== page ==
Complexity grows substantially with % of scenarios covered. The basic idea is that most (90-95%) of the process scenarios follow the same flow or sequence of tasks. The rest though provide major complexity, as they may vary significantly. The question we’d like you to ask yourself, do I care about those exceptions, and if so, can they still fit into the definition of the other 90-95%? If not, can that be covered by 1 optional step?
For example, your quality assurance team may introduce a complex sub-flow in a rare case when product quality standards are breached. Instead of defining this detailed workflow, why would you introduce a single step “Handle quality issues, if any” to manage that. Hopefully, the quality problems occur not so frequently, therefore you don’t necessarily want to introduce a dedicated workflow for them.
Our advice: take a look at each step, identify how frequently it really happens. If it happens frequently enough, see if that can be modelled as optional step or as a separate flow.

Don’t try to define out all possible paths

With human driven workflows, the flow can really be disrupted by any point. What if your team finds a mistake done at one of the initial step? Do they correct it right there or they go back to that step? And if latter, do they still implement every step all over again or they “recycle” what they had done initially?
The truth is, in many cases, process can divert and/or go back to any previous (and sometimes, next) step. Extra steps may be introduced along the way.
The question is, whether that matters at all or not? Of course, your employees and management should know that an individual process diverted.
Check “Report problem” (link) mechanism of ProcessMate, that provides a great tool to handle exceptions.
Our advice: use a common flow, something that typically happens. This would help make process readable and understandable without introducing multitude of branches.

Apply “sub-process” concept

The “sub-process” concept is a simple methodology to encapsulate complex sub-flows into a single task, such as “approval sub-flow” for a complex approval. This hides unnecessary complexity and gives a better high-level view on the process.

Introduce “optional flag” for tasks that aren’t always carried out

When tasks or steps are carried out optionally, do not create “branching” with conditions. Instead just mark those tasks as optional. This will also simplify the view while provide sufficient information of the process.

Don’t merge several flows into one

What’s the criteria to understand whether you have multiple processes bundled into one? A simple set of criteria that helps us is this:

  1. Multiple sub-processes converge into a single process;
  2. The other way around, one process deviates into a multitude of sub-processes;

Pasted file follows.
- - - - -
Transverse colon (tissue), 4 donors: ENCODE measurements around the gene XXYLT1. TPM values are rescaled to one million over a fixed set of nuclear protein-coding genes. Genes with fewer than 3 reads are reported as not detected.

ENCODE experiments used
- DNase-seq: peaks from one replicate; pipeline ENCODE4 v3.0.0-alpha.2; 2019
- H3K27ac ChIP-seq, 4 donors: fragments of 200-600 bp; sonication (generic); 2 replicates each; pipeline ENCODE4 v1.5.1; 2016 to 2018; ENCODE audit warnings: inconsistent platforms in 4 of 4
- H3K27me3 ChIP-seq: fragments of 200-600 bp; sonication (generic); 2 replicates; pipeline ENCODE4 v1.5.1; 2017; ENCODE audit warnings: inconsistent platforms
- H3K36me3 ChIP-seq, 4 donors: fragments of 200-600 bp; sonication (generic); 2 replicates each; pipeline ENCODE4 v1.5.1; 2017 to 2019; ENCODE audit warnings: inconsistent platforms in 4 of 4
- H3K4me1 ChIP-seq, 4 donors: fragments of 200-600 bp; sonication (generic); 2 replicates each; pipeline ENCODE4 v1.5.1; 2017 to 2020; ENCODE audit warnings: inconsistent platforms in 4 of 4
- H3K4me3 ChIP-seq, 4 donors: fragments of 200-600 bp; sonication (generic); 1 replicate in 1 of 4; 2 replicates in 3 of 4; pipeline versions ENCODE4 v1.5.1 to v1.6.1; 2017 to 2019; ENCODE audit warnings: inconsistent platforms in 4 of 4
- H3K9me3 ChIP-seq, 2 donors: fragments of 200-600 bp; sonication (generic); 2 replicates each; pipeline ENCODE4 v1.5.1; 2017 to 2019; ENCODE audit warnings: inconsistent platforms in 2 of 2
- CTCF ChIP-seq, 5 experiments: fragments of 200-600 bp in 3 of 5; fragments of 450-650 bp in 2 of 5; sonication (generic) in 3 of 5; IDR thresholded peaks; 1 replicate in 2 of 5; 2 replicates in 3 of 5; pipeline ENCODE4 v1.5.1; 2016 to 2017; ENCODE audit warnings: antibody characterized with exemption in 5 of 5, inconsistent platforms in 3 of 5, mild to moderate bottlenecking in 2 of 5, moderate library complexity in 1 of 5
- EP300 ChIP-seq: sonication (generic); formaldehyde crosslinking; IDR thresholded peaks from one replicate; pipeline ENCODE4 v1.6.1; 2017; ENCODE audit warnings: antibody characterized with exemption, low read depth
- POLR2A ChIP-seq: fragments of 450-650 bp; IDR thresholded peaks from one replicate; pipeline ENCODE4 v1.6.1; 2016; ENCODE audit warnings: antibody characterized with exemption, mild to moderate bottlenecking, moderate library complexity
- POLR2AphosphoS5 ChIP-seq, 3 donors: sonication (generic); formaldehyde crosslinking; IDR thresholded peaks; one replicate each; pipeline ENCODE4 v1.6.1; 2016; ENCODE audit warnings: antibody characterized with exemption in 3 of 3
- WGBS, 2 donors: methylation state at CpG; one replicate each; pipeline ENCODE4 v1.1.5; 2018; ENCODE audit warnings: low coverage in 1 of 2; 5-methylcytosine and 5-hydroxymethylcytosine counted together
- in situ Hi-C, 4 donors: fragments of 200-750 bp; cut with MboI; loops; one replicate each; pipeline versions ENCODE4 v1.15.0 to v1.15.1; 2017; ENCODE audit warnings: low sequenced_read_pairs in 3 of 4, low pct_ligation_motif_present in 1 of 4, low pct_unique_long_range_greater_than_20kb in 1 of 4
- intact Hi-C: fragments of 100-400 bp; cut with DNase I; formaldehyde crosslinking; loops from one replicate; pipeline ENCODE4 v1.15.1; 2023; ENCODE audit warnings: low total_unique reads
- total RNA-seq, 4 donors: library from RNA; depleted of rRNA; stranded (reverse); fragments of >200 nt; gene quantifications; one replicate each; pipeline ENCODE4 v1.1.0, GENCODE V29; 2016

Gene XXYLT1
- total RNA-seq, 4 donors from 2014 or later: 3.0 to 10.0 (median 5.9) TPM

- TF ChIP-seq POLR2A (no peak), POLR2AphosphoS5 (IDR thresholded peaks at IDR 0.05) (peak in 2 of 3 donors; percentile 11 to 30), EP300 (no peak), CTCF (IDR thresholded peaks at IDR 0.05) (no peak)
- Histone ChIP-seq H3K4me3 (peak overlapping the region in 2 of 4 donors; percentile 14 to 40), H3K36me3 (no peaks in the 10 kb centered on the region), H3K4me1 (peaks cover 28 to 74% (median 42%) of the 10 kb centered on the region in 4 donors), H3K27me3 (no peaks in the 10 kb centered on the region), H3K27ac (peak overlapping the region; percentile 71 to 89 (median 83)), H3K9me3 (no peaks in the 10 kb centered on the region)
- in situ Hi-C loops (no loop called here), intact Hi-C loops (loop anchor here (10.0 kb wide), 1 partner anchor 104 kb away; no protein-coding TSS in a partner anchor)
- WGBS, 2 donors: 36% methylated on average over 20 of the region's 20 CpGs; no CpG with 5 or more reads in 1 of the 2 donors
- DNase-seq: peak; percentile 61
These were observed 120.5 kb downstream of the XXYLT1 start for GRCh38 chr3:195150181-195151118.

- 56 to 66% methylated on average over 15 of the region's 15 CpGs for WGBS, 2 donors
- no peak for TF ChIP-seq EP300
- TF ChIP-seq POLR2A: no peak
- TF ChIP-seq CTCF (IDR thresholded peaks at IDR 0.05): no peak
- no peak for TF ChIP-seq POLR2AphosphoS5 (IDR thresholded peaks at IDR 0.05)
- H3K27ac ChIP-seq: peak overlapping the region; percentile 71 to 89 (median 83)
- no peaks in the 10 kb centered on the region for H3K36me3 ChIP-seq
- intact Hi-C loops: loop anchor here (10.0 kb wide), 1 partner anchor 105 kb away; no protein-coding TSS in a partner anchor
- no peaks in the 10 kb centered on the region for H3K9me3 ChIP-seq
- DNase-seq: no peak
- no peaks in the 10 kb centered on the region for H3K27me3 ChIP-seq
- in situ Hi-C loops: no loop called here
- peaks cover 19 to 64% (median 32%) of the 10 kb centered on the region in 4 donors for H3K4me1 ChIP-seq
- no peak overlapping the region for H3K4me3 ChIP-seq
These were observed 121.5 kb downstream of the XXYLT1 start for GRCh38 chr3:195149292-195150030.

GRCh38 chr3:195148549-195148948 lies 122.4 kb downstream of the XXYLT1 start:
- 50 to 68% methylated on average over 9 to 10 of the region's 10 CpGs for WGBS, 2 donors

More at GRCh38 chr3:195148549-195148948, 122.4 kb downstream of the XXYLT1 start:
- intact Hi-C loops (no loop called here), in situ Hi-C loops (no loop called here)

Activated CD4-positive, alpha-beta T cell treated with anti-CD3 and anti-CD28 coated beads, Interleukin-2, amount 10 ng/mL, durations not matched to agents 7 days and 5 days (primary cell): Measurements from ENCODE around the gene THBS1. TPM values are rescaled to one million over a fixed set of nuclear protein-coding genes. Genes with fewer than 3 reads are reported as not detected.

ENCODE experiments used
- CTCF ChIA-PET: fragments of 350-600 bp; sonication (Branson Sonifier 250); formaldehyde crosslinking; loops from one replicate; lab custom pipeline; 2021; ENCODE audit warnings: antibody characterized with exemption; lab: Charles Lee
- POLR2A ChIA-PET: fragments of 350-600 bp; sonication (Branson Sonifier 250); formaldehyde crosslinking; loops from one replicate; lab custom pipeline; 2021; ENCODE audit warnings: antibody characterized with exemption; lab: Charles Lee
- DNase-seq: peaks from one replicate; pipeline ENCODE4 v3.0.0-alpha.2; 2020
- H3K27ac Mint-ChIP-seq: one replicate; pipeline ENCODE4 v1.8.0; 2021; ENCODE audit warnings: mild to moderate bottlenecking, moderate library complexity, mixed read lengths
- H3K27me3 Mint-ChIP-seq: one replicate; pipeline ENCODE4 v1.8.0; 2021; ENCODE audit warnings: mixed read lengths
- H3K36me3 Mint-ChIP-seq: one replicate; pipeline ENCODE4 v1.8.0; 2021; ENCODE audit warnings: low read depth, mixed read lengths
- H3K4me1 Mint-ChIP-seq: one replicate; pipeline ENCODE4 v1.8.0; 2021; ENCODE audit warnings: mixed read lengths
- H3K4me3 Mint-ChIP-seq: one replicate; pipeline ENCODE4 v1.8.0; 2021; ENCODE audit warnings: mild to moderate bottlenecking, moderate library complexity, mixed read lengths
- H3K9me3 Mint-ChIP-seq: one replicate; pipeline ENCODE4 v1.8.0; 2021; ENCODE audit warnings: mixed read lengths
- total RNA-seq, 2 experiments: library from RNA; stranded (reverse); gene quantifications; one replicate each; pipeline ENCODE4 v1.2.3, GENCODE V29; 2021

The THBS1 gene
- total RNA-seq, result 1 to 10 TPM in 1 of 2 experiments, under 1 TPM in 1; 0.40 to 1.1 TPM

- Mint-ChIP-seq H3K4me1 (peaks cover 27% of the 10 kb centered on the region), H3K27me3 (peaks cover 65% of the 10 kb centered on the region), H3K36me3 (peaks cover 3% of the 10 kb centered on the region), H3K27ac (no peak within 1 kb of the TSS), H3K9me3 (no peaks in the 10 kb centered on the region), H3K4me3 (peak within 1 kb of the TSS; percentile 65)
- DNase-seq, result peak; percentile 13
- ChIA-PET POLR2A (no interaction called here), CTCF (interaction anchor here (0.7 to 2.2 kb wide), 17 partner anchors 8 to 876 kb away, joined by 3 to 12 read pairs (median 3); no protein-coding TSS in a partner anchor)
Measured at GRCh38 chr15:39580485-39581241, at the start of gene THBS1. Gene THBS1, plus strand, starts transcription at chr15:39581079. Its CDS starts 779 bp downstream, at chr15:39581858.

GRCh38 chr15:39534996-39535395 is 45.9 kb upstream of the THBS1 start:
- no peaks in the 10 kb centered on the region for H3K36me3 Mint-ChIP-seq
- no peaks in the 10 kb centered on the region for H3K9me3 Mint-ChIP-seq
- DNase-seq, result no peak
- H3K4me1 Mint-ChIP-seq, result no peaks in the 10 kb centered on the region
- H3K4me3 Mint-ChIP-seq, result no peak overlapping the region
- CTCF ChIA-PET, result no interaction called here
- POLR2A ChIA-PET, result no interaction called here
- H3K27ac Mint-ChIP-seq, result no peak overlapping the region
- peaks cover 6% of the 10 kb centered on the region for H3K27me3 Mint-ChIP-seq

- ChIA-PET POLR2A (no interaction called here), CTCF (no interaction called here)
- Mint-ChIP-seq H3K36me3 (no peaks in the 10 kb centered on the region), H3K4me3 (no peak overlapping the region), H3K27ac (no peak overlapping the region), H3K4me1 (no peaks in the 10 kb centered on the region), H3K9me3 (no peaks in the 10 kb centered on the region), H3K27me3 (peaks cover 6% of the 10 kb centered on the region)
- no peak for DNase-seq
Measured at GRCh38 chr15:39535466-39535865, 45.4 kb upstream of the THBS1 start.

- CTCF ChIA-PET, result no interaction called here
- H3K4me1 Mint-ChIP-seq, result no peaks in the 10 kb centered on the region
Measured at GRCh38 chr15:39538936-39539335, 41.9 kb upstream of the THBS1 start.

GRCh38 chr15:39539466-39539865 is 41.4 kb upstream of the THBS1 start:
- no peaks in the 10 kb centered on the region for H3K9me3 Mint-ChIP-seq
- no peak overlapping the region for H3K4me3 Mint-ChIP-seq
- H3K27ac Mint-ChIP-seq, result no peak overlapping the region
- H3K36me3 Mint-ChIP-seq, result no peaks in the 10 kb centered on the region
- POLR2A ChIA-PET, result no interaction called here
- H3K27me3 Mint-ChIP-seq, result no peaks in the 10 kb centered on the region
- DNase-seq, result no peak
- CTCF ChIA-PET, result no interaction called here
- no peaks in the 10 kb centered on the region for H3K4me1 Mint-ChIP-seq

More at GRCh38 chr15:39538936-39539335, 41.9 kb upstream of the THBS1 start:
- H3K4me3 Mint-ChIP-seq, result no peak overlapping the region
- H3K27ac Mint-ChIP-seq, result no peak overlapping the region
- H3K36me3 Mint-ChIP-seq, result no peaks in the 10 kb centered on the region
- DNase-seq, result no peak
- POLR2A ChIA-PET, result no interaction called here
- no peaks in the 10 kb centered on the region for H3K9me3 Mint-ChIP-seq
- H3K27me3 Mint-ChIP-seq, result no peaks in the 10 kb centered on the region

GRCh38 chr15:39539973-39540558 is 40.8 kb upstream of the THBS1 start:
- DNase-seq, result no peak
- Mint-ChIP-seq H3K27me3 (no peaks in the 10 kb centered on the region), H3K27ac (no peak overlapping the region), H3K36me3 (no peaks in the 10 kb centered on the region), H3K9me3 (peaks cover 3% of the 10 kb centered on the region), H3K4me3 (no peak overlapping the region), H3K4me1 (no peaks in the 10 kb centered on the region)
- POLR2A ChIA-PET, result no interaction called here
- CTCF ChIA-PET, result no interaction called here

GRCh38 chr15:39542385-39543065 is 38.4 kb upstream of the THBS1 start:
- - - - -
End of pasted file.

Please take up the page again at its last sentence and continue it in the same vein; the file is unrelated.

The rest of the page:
3. One part of the process tend to stop with no continuation to the rest of the process (e.g. sales process does not always end up generating an order, therefore it makes little sense to bundle both sales and delivery into a single workflow).

Use swim-lane diagrams

They are more structured, have information about responsible parties, as well as easy to analyse from the standpoint of one user group. For example, users in the group A can easily see all tasks attributed to them since they are there in a single swim lane.

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In ProcessMate we’ve developed a feature allowing scheduling processes for execution (initiation) based on a certain schedule – we call it simply “Process scheduling”. A process of a certain type may start on certain dates in a month, certain days in a week. This might be useful for you if you run certain processes or tasks based on a schedule, for example: regular submissions, daily, weekly or monthly work activities, monthly surveys, etc.

Process Scheduling - New ProcessMate Feature

Scheduling configuration – simply choose your process type (template) and configure its schedule (on the right)

Examples of application in industries

Accounting: Regular processes such as Payroll, Accounts Payable or Monthly/quarterly Reporting, whereby a list of activities (as a sequence or checklist) are implemented in the beginning or the end of a time period.

Real-estate management: Regular inspections of properties, as well as fees/payment collections processes.

Hedge funds, trading floors may use it to track daily checklists of activities. Checking activities are performed on time by starting certain checklists (for example for Foreign Exchange or OTC) and letting users mark tasks in those checklists as finished.

Other: Regular vehicle or equipment inspections, regular reporting, security or safety checks performed regularly, compliance checklists.